Gr 5-8-Two years have passed since their last adventure in Zora and Me (2010), but the fictionalized Zora Neale Hurston and her best friend Carrie Brown are as curious as ever about the goings-on in their town of Eatonville, FL, the first all-black incorporated town in the United States. When their mute friend and neighbor, Mr. Polk, is the victim of a seemingly senseless attack and speaks to the town's hoodoo lady, Old Lady Bronson, the friends use their skills and town connections to get to the bottom of the mystery at hand, uncovering a curse that dates back to the time when slavery was legal in the United States. And slavery, to the surprise of Carrie and Zora, wasn't really that long ago. The story of a city separated by 48 years and a war-1903 Eatonville and 1855 Westin, as Eatonville was formerly known-is told in alternating chapters. Simon offers keen insight into how the past affects the present, no matter how many years between them. VERDICT A worthy purchase for all upper middle grade and middle school collections.-Brittany Drehobl, Morton Grove Public Library, IL © Copyright 2018. Library Journals LLC, a wholly owned subsidiary of Media Source, Inc. No redistribution permitted.

Kirkus Review

A curse, the legacy of slavery, and a fight for justice collide in this fictionalized account of author Zora Neale Hurston's childhood adventures, sequel to Simon's Zora and Me, co-written with Victoria Bond (2010).Twelve-year-old Zora Neale Hurston is as brave and adventurous as her best friend, Carrie Brown, is cautious. The year is 1903, and the girls live in Eatonville, Florida, the first incorporated all-black town in the U.S. Late one night, during an escapade, the girls discover their friend Mr. Polk injured outside his cabin. Mr. Polk is known to be mute, but to the girls' surprise, he speaksthough not in Englishto Old Lady Bronson, the town conjure woman, when she arrives to tend to his wounds. By night's end, Zora has made a pact with the conjure woman, and she and Carrie find themselves embroiled in a half-century-old mystery involving an enslaved girl named Lucia. Through alternating chapters, narrated by Carrie in 1903 and Lucia in 1855, Lucia's story and its connection to Zora and Carrie's world come to light. Raw depictions of slavery and its aftermath provide important context as the Eatonville community's resilience is tested in the face of injustice. The voices of Zora, Carrie, Lucia, and their families and friends make for powerful, unflinching storytelling, worthy to bear the name of a writer Alice Walker called a "genius" of African-American literature.An extraordinary, richly imagined coming-of-age story about a young Zora Neale Hurston, the long, cruel reach of slavery, and the power of community. (biographical note, timeline) (Historical fiction. 10-14) Copyright Kirkus Reviews, used with permission.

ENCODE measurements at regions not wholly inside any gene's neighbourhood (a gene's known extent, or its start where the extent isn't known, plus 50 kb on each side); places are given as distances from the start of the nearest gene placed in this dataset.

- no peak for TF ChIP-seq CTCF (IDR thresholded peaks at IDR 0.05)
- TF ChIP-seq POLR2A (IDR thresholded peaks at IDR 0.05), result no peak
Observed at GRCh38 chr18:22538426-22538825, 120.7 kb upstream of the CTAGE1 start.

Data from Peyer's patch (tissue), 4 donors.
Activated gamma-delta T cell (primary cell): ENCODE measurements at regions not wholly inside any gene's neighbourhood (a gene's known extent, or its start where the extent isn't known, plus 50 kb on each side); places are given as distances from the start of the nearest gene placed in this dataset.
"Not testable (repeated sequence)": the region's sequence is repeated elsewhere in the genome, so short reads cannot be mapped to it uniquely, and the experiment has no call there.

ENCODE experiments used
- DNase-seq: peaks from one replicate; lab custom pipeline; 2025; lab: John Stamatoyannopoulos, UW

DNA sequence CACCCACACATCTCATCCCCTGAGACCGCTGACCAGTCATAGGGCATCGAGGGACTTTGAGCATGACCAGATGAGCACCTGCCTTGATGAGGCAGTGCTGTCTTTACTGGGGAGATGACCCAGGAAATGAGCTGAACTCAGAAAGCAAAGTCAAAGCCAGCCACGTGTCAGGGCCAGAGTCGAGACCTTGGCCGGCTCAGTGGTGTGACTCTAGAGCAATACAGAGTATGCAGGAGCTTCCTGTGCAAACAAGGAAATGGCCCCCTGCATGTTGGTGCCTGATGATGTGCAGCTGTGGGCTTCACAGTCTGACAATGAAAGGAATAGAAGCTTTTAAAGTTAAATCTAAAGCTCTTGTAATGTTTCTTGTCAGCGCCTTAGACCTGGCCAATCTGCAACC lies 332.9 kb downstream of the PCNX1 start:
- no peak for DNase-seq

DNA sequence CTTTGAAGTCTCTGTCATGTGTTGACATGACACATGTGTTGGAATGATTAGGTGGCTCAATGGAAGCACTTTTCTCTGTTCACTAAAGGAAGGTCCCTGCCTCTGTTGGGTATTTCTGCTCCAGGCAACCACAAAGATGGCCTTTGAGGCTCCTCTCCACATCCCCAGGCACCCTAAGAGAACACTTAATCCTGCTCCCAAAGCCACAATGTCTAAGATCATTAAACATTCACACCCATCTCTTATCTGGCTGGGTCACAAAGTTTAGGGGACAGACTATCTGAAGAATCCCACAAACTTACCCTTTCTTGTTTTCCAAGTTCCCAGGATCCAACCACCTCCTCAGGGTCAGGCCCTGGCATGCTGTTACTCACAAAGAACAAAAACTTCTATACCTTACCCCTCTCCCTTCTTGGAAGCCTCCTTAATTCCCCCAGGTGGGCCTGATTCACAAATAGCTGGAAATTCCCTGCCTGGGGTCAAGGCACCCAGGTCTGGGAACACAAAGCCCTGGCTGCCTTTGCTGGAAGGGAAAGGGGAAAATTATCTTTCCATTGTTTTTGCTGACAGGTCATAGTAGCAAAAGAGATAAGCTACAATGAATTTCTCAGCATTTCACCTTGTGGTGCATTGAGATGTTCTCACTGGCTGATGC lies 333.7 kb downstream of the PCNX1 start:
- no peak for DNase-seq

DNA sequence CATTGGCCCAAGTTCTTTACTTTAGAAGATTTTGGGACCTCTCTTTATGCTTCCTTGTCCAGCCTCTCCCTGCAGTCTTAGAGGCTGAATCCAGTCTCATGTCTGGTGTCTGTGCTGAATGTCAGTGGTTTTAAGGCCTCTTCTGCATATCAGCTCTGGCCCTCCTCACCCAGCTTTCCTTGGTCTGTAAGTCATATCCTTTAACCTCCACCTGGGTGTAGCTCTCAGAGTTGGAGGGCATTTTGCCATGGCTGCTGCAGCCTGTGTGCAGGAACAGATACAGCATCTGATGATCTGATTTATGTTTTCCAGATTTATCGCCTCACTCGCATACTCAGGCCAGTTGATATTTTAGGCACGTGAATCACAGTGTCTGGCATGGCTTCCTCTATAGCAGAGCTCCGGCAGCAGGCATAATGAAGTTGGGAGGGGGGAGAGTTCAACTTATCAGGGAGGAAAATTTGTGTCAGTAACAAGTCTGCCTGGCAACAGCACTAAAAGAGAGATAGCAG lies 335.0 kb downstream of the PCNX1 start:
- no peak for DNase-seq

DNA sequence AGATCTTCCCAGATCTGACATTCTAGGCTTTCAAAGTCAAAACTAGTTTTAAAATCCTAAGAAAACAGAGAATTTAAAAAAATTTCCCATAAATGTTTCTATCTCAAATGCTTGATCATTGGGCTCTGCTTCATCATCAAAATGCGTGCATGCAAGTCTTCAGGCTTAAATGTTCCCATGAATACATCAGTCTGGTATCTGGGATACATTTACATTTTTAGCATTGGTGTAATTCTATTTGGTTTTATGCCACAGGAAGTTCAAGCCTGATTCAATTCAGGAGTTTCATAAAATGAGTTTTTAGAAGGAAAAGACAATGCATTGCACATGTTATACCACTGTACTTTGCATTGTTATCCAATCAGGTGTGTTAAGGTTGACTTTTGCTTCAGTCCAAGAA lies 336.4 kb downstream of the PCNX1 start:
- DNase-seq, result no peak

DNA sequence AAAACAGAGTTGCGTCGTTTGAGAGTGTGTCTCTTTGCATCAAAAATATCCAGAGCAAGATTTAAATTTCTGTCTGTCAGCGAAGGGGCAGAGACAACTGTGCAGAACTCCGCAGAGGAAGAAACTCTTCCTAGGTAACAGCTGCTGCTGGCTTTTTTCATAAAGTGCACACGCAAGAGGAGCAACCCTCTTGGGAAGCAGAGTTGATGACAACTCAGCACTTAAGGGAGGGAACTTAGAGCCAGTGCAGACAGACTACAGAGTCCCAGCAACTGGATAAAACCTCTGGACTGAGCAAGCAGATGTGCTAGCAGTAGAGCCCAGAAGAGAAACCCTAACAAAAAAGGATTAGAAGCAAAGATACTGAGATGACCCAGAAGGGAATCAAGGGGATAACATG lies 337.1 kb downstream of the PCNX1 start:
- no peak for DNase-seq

PROLOGUE   There are two kinds of memory. One is the ordinary kind, rooted in things that happened, people you  knew,  and  places  you went. I remember my father this way: laughing, picking me up, singing lullabies in his gentle bass. I see him swinging my mother in a half circle, the hem of her blue skirt flying up to show the rough white thread she used for mending, like a bed of stars along a ridge. The second kind of memory is rooted in the things you live with, the land you live on, the history of where you belong. You tend not to notice it, much less think about it, but it seeps into you, grows its long roots down into the richest soil of your living mind. Because most of us pay this second kind of memory no mind, the people who do talk about it seem to   us superstitious or even crazy. But they aren't. The power of that memory is equal to any of the memories we make ourselves, because it represents our collective being, the soul of a place. After losing my father, after nursing myself to sleep nights on end with glimpses of the past with him, I was well enough acquainted with the first kind of memory. But by twelve I was still too young to pay much mind to the memories held by the town we lived in, by Eatonville itself. That all changed the night we found Mr. Polk, his blood soaking into the earth. When I look back, I wonder how it had never before occurred to me that Eatonville, America's first incorporated colored town, might have a history that stretched back beyond its name and my twelve years. How could I have thought our town began with Teddy, Zora, and me, that it had just opened into the infinite present of our young lives? In fact, we were living out Eatonville's history as blindly as pawns in a century-old chess game. We were no more new or free than the land itself, but like all young people, we confused our youth with beginning and our experience with knowledge. It wasn't until that night -- when we heard the town mute speak to the town conjure woman -- that Zora and I began to forge a real connection with the land, a connection that let us know ourselves through a past we hadn't lived but was inside us all the same. Excerpted from Cursed Ground by T. R. Simon All rights reserved by the original copyright owners. Excerpts are provided for display purposes only and may not be reproduced, reprinted or distributed without the written permission of the publisher.